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This Week in AG History -- September 6, 1947

An ordained Methodist minister, a somewhat skeptical Samuel S. Scull visited Los Angeles in 1907 to check out the reported Pentecostal outpouring -- his life would never be the same!

Samuel S. Scull (1863-1964), sometimes called "the father of Pentecost in Arizona," recounted the early days of the Pentecostal revival in the September 6, 1947, issue of the Pentecostal Evangel.

Scull, born in a log cabin in Pennsylvania in 1863, was ordained by the Methodist Church in Iowa in 1895. His pastoral ministry was cut short, however, when he became afflicted with tuberculosis. Upon the advice of his doctor, in 1903 he moved to Arizona, where he supported his family by selling fruit.

Despite his sickness, Scull felt he could not abandon his call to ministry. He became a leader at the Life Line Mission, a small Holiness congregation in Phoenix, when he heard reports in the summer of 1906 of the Azusa Street revival in Los Angeles.

According to Scull, the news generated "great interest among spiritual people in Phoenix and vicinity." In the summer of 1907, Scull made a pilgrimage to the Arroyo Seco camp meeting in Los Angeles to check out the emerging Pentecostal revival.

Recalling his visit, Scull wrote: "I was much prejudiced at first and disposed to be critical, and saw much that I did not like." However, "the overwhelming sense of the presence of God" at the Pentecostal meetings caused him to overcome his initial skepticism. He wrote, "The very atmosphere seemed charged and the awe of God overshadowed all." He continued, "I had never heard such raptured praise. I heard praise in many strange tongues, some interpreted by people who knew the language, but most in an unknown tongue interpreted in the same way as they were given; that is, by Spirit utterance. Soon I was thoroughly convinced of the genuineness of the work and realized that God was bringing us back to Pentecost of the upper room, and, as far as possible, renewing the power as of the early church."

Scull witnessed miracles, which caused him to cast his lot with the Pentecostals: "The sick were healed, devils cast out, the lame walked, the blind received their sight. I saw that God was going that way and resolved to gladly follow Him, though I knew it would cost me much."

Scull returned to Phoenix and shared what he had seen. Some at the mission did not want anything to do with the Pentecostal revival, and the mission soon disbanded. Ironically, Scull had not yet personally experienced Spirit baptism with the evidence of speaking in tongues.

In December 1907, he traveled to Denver, where he met Maria Woodworth-Etter, the Holiness healing evangelist who would later embrace the Pentecostal message. She agreed to hold services for Scull in Phoenix. The meetings with Woodworth-Etter established the Pentecostal movement in Phoenix.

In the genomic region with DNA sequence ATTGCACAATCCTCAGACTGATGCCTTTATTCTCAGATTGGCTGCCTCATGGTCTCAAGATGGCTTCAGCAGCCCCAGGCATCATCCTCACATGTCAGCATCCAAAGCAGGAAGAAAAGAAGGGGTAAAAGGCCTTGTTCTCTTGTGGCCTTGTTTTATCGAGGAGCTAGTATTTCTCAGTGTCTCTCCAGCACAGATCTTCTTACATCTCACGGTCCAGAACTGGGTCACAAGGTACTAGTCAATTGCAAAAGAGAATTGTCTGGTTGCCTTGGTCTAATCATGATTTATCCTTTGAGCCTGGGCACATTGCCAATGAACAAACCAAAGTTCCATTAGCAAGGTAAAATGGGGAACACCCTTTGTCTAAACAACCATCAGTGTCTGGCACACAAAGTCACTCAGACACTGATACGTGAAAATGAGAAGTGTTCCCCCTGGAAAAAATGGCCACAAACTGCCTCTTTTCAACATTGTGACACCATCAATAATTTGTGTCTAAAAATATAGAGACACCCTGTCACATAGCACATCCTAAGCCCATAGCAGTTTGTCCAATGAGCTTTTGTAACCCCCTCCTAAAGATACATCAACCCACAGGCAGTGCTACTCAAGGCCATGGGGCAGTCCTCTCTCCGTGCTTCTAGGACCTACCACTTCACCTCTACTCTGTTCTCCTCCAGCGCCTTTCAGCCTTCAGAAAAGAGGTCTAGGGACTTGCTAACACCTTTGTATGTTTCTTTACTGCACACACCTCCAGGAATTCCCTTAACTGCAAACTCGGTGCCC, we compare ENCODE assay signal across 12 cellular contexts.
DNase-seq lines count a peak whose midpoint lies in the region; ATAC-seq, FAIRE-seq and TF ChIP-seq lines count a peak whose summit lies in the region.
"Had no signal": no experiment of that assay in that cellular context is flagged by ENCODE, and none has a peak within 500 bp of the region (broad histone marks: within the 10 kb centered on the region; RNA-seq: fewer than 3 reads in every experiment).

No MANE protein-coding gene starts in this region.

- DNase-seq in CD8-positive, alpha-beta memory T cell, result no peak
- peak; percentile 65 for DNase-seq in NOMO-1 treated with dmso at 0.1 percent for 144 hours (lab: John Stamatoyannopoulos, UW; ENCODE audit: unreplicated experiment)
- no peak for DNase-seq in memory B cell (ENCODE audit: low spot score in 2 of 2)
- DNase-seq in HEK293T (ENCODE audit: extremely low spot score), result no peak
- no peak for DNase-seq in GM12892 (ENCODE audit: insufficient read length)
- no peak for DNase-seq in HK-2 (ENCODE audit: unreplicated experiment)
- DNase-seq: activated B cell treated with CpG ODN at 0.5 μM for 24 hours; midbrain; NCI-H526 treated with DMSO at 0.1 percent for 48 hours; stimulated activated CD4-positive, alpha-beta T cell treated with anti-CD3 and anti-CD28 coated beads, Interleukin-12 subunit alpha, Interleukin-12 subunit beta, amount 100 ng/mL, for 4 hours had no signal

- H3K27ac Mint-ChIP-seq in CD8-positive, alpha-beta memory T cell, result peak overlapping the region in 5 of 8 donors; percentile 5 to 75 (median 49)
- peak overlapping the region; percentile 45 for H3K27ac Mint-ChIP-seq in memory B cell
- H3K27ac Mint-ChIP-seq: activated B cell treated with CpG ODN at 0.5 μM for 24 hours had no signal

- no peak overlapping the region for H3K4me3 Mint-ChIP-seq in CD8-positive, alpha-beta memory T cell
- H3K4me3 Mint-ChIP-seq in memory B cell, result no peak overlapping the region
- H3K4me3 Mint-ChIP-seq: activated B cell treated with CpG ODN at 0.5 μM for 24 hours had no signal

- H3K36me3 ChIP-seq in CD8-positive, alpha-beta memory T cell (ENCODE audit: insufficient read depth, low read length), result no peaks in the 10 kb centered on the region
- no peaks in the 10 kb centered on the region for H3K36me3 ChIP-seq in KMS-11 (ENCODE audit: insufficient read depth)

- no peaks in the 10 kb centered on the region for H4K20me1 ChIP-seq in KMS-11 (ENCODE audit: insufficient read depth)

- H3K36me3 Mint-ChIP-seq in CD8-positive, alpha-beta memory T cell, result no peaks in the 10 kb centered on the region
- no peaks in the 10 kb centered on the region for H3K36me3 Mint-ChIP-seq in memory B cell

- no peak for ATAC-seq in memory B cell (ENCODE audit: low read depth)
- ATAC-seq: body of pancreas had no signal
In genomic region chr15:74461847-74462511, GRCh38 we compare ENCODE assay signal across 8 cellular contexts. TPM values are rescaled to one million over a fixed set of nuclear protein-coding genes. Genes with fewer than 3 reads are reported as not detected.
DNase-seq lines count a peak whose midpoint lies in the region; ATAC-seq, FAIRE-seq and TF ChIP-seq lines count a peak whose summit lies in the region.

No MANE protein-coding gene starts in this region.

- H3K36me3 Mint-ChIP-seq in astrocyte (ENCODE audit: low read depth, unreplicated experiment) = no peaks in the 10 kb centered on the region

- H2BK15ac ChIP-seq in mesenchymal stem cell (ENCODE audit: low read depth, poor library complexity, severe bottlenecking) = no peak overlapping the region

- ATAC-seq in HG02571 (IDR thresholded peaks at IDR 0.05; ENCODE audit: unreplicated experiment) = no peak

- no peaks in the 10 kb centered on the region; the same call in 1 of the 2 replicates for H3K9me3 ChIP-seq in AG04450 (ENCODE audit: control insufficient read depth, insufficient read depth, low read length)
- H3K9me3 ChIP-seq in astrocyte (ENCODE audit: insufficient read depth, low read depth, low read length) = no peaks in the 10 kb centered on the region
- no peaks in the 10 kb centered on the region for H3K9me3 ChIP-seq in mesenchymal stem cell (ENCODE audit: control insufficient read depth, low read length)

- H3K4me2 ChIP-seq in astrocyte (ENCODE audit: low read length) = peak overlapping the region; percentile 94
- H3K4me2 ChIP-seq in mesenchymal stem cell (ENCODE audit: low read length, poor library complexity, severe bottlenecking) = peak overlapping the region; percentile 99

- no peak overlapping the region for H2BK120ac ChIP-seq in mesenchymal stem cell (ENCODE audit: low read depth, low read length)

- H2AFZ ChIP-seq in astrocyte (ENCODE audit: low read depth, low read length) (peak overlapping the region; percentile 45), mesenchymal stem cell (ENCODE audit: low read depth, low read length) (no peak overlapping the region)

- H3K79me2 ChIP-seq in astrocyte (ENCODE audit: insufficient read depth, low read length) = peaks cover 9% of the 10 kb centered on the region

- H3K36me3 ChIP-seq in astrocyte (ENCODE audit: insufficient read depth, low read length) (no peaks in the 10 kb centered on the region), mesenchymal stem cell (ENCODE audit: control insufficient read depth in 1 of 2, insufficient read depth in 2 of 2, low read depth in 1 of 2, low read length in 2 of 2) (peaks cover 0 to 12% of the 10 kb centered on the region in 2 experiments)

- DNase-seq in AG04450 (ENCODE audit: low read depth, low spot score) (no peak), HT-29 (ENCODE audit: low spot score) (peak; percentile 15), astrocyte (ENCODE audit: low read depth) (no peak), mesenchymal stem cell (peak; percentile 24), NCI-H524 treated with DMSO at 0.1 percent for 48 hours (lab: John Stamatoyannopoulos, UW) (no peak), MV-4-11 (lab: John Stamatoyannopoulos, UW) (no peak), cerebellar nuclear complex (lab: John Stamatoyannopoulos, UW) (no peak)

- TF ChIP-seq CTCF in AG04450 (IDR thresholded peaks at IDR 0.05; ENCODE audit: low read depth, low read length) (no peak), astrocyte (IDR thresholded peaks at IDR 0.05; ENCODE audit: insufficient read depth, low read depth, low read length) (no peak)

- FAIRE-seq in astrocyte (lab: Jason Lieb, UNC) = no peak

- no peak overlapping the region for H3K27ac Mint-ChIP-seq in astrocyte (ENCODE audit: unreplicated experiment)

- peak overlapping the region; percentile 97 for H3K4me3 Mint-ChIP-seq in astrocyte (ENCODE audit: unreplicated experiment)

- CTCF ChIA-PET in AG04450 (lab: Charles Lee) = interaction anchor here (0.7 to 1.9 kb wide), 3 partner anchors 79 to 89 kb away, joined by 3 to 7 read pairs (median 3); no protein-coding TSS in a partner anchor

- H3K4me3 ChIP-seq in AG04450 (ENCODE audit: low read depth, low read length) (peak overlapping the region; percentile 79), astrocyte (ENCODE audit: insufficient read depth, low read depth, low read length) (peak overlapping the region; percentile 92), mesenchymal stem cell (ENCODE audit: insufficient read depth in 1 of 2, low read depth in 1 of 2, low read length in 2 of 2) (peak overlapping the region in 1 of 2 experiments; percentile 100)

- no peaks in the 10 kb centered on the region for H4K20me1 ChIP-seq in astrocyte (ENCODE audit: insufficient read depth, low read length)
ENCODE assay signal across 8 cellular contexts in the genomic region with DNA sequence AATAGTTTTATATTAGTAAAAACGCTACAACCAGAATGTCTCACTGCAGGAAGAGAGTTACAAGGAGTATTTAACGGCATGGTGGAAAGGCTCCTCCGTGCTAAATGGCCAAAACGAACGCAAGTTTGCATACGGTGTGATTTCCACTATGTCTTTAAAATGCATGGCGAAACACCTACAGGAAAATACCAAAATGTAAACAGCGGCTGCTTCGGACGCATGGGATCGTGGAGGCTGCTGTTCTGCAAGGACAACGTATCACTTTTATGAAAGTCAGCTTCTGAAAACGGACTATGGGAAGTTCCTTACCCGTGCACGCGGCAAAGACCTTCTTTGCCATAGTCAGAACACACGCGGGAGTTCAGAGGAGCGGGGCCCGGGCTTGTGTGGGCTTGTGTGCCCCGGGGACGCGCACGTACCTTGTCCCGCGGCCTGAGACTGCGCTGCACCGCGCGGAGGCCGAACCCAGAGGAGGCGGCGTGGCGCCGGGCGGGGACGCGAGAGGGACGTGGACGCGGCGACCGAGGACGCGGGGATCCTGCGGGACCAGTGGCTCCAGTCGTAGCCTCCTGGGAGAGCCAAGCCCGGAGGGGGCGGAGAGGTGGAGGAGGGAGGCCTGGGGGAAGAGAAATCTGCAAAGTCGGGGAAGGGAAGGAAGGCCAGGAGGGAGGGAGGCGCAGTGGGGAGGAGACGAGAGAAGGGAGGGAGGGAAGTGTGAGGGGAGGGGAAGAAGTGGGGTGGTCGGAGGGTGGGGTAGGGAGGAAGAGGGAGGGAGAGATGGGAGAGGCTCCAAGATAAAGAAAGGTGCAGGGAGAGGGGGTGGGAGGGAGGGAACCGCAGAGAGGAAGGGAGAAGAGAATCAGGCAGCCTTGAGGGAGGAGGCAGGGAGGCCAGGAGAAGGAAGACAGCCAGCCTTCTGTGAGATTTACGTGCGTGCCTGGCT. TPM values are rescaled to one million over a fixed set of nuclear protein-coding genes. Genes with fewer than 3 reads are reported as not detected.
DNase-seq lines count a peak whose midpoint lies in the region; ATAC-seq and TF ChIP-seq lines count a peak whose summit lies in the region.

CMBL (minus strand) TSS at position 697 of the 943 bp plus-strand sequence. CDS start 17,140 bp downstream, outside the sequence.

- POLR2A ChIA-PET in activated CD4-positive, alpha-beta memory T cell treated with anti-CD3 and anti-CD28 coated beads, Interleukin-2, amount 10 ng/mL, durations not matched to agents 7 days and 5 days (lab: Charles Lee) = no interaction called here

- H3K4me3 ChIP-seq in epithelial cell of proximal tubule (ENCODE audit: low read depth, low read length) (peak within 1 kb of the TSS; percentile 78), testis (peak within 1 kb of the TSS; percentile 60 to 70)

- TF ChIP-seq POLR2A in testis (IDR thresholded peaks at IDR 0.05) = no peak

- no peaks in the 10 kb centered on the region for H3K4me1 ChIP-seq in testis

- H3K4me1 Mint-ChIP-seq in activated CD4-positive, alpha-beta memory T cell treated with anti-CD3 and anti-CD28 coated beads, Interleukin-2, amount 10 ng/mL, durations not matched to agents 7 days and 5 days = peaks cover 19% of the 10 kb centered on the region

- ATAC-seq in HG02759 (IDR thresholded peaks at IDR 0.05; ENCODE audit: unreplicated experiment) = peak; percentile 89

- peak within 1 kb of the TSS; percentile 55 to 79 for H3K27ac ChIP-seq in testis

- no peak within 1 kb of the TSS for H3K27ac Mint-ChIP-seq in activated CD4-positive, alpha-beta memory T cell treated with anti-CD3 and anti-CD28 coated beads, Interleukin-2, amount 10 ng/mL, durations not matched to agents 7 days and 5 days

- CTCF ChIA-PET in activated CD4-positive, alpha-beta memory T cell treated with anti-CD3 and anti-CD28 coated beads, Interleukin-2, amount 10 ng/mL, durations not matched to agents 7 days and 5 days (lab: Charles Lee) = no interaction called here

Scull recalled, "The meeting opened January 2, 1908, with about 75 present. The situation was peculiar. The pastor had not received the Pentecostal baptism, neither had the evangelist, and yet we were holding a Pentecostal meeting." Scull continued, "The first Wednesday night a little girl fell under the power and lay for two hours lost to her surroundings. She came out speaking in one of the most beautiful tongues I ever heard. She had been in heaven and had wonderful things to tell of her experiences there. We needed no other advertising; they packed the house, standing room and all, and filled the street outside. For eight weeks the tide ran high. From 75 to 100 were saved and an equal number received the Pentecostal baptism, so wonderfully God wrought."

According to Scull, "a great number of people were healed of all manner of diseases and infirmities; and Phoenix, then a small town, was profoundly moved. Our halls were filled with sinners and our altars drew many to seek the Lord."

These spiritual victories brought opposition. Scull wrote, "Friends whom I had thought be tried and true, refused even to shake hands with me. The Methodist church, of which I was an official member, being an ordained elder, dropped me from its membership ... we were egged at the altar and had to put heavy screen wire over the windows to keep from being maimed or killed by rocks weighing four or five pounds which were thrown through the windows. But the power and glory of God made these things seem of small concern."

What can later generations learn from early Pentecostals in Arizona? Writing 40 years after the Azusa Street revival, Scull warned that the church will lose its "glory and power" unless it gets a "vision of a mightier Pentecost" and prays for a "fresh outpouring of the Holy Spirit."

Read Scull's article, "Pentecost Comes to Arizona," in the September 6, 1947, issue of the Pentecostal Evangel.

Also featured in this issue:

• "God's Holy Fire," by John Wright Follette

• "A Divided House," by Ernest S. Williams

• "The Last Prayer Meeting," by Seth C. Rees

And many more!

Click here to read this issue now.

Pentecostal Evangel archived editions courtesy of Flower Pentecostal Heritage Center.

Darrin J. Rodgers

Darrin J. Rodgers has served as director of the Flower Pentecostal Heritage Center (FPHC) since 2005. He earned a master's degree in theological studies from Assemblies of God Theological Seminary and a juris doctorate from the University of North Dakota School of Law. He previously served at the David du Plessis Archive and the McAlister Library at Fuller Theological Seminary. He is the author of Northern Harvest , a history of Pentecostalism in North Dakota. His FPHC portfolio includes acquisitions, editing Assemblies of God Heritage magazine, and conducting oral history interviews. His wife, Desiree, is an ordained AG minister.